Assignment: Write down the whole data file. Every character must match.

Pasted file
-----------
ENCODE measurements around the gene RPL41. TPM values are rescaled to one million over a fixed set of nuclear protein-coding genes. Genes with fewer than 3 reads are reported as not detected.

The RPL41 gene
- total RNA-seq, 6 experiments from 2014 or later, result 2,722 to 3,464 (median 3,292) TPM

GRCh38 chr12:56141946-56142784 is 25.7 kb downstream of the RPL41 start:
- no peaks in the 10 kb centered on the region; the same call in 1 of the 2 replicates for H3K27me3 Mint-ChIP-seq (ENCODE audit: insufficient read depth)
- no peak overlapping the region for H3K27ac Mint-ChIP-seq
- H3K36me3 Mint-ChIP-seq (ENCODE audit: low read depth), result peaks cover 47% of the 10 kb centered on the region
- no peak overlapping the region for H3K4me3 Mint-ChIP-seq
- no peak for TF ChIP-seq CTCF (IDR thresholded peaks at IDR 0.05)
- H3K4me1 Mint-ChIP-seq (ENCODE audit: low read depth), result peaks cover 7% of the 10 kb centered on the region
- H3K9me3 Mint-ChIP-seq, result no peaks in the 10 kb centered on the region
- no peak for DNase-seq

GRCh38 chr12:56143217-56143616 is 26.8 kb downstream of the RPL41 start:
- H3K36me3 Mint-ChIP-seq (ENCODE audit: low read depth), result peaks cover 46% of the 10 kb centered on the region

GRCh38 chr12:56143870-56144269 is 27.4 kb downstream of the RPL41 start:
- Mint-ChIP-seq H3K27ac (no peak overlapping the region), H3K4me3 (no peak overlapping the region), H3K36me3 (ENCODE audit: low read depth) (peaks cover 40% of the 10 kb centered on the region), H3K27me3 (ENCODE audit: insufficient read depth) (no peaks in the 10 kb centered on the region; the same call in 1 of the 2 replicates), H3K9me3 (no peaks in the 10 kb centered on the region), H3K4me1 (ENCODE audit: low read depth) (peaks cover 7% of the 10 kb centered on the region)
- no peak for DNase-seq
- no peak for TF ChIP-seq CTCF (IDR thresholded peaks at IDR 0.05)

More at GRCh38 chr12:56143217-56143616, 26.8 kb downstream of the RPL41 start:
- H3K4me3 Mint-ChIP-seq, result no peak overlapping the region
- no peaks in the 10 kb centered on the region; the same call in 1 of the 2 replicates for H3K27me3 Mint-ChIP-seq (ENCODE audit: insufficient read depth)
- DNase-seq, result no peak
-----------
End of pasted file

ENCODE measurements around the gene RPL41. TPM values are rescaled to one million over a fixed set of nuclear protein-coding genes. Genes with fewer than 3 reads are reported as not detected.

The RPL41 gene
- total RNA-seq, 6 experiments from 2014 or later, result 2,722 to 3,464 (median 3,292) TPM

GRCh38 chr12:56141946-56142784 is 25.7 kb downstream of the RPL41 start:
- no peaks in the 10 kb centered on the region; the same call in 1 of the 2 replicates for H3K27me3 Mint-ChIP-seq (ENCODE audit: insufficient read depth)
- no peak overlapping the region for H3K27ac Mint-ChIP-seq
- H3K36me3 Mint-ChIP-seq (ENCODE audit: low read depth), result peaks cover 47% of the 10 kb centered on the region
- no peak overlapping the region for H3K4me3 Mint-ChIP-seq
- no peak for TF ChIP-seq CTCF (IDR thresholded peaks at IDR 0.05)
- H3K4me1 Mint-ChIP-seq (ENCODE audit: low read depth), result peaks cover 7% of the 10 kb centered on the region
- H3K9me3 Mint-ChIP-seq, result no peaks in the 10 kb centered on the region
- no peak for DNase-seq

GRCh38 chr12:56143217-56143616 is 26.8 kb downstream of the RPL41 start:
- H3K36me3 Mint-ChIP-seq (ENCODE audit: low read depth), result peaks cover 46% of the 10 kb centered on the region

GRCh38 chr12:56143870-56144269 is 27.4 kb downstream of the RPL41 start:
- Mint-ChIP-seq H3K27ac (no peak overlapping the region), H3K4me3 (no peak overlapping the region), H3K36me3 (ENCODE audit: low read depth) (peaks cover 40% of the 10 kb centered on the region), H3K27me3 (ENCODE audit: insufficient read depth) (no peaks in the 10 kb centered on the region; the same call in 1 of the 2 replicates), H3K9me3 (no peaks in the 10 kb centered on the region), H3K4me1 (ENCODE audit: low read depth) (peaks cover 7% of the 10 kb centered on the region)
- no peak for DNase-seq
- no peak for TF ChIP-seq CTCF (IDR thresholded peaks at IDR 0.05)

More at GRCh38 chr12:56143217-56143616, 26.8 kb downstream of the RPL41 start:
- H3K4me3 Mint-ChIP-seq, result no peak overlapping the region
- no peaks in the 10 kb centered on the region; the same call in 1 of the 2 replicates for H3K27me3 Mint-ChIP-seq (ENCODE audit: insufficient read depth)
- DNase-seq, result no peak